“Violence is not a condition of employment that anyone agrees to accept when taking a job,” he said. We will continue to support Local 329, and all workers in dangerous workplaces, in every way we can.” — Warren (Smokey) Thomas, OPSEU President
The Canadian Health Professionals Secretariat (CHPS) is a national advocacy body that represents 100,000 unionized health professionals who deliver the diagnostic, clinical, rehabilitation and preventative services that are essential to timely and quality health care.
Some of the highly trained professionals represented by CHPS include medical laboratory technologists, physiotherapists, social workers, pharmacists, occupational therapists, dieticians and psychologists. These professionals work in hospitals, long-term care facilities, mental health services, laboratories, home care services and public health agencies.
News - Canadian Health Professionals Secretariat (CHPS)
"The result of the historic gamble on the market price of a single commodity won't be fixed in one year, given the stubbornness of the downturn, and that's what this budget acknowledges." — Elisabeth Ballermann, HSAA President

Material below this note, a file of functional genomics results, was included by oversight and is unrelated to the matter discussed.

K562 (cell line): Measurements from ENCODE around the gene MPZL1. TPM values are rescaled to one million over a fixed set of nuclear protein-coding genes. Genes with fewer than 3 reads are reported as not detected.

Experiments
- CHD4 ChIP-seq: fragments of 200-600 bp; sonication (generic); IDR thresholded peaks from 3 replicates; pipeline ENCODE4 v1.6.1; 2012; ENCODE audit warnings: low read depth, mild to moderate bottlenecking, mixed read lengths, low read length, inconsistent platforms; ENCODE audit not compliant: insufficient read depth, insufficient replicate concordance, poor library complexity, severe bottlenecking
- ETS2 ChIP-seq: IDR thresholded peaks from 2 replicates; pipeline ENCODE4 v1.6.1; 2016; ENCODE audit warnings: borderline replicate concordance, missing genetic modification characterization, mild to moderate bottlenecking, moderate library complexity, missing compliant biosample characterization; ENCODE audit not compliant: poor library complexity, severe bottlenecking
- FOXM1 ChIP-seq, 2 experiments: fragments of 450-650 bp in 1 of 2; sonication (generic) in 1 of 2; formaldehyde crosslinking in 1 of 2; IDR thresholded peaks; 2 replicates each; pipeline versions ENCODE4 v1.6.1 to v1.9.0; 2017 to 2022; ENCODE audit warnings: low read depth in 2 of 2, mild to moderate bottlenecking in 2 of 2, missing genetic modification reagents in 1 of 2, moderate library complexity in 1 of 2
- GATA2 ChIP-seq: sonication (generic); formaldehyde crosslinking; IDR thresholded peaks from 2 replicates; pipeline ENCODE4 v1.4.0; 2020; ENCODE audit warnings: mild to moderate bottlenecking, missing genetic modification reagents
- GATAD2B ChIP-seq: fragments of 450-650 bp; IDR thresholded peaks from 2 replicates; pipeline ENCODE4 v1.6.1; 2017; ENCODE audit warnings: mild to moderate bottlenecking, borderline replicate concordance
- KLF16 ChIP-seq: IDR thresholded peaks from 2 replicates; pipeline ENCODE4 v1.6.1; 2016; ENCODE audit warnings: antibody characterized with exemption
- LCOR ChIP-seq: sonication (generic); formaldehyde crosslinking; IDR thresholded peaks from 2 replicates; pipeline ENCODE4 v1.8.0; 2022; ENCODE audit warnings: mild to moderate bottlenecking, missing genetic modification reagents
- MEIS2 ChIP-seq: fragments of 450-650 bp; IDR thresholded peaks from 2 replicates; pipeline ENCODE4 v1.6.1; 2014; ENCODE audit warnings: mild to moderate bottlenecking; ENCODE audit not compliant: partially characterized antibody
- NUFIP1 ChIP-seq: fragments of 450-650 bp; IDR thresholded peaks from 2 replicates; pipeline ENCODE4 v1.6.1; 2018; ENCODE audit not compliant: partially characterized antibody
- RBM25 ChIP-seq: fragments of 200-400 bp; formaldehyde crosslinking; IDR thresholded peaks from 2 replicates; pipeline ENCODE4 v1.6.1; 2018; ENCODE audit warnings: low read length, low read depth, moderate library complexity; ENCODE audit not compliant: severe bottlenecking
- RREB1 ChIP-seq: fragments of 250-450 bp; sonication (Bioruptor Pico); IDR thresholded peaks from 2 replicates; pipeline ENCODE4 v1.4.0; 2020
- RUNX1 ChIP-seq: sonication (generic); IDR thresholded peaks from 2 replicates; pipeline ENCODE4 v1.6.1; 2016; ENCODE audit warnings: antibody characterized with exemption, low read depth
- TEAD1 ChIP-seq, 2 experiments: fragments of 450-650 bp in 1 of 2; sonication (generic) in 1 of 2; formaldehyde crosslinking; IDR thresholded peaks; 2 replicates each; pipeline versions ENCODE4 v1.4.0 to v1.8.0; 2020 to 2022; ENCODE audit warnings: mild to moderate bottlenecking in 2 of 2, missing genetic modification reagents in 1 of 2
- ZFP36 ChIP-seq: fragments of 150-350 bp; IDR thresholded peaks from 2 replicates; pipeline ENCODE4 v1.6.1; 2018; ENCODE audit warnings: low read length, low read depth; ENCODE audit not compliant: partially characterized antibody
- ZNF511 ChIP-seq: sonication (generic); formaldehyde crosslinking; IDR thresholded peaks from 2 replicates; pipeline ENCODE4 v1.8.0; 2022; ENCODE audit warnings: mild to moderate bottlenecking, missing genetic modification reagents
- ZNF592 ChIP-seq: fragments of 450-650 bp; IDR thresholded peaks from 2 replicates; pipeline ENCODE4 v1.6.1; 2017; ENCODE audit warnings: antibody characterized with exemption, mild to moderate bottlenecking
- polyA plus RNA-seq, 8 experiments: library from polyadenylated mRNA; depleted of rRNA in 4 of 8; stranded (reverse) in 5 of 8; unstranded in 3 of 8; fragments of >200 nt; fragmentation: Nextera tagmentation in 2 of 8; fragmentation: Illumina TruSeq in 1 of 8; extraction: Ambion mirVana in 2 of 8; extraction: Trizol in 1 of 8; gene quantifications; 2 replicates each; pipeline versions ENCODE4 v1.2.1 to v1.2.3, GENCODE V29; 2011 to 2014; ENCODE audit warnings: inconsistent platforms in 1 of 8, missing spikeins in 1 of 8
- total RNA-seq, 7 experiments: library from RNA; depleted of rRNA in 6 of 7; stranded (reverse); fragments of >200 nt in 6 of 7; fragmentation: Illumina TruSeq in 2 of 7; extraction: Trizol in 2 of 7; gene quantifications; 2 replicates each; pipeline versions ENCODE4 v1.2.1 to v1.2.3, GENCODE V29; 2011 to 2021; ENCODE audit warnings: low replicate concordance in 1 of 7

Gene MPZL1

"We need more funding from the provincial government to these facilities to increase their staffing levels, and we need more monitoring in place to ensure that employers are maintaining the minimum staffing set out in the guidelines." — Sherry Ogasawara, VP in Health Services, BCGEU
"We will do all that we can to counter this court challenge that would create barriers to accessing our health care system.” — Dr. Monika Dutt, Chair of the Canadian Doctors for Medicare
Canadian Health Professionals Secretariat supports BloodWatch in its call for federal and all provincial and territorial governments to prohibit paid blood and plasma donations.
Every piece of legislation has a story and we are here to support the Government of Alberta in writing the proper ending to our three decade tragedy by banning the sale of blood and plasma.” — Bloodwatch.org
When you do business with public bodies and with public funds, you have an obligation to be transparent. These corporations obviously see it a different way and want to put their business interests ahead of the public’s right to know.” — Jerry Earle, NAPE President
"Breaking the cycle of abuse can be tremendously difficult and, as a province, we should be doing everything we can to help people in this regard." — Susie Proulx-Daigle, NBU President
The private sector’s involvement in health care is the cause of many of our system’s problems, not the solution." — Warren (Smokey) Thomas, OPSEU President
"We are disappointed that the Chamber came out with this report which is neither in the interests of Ontarians nor in the interests of many of the Chamber’s members.” — Natalie Mehra, executive director of the OHC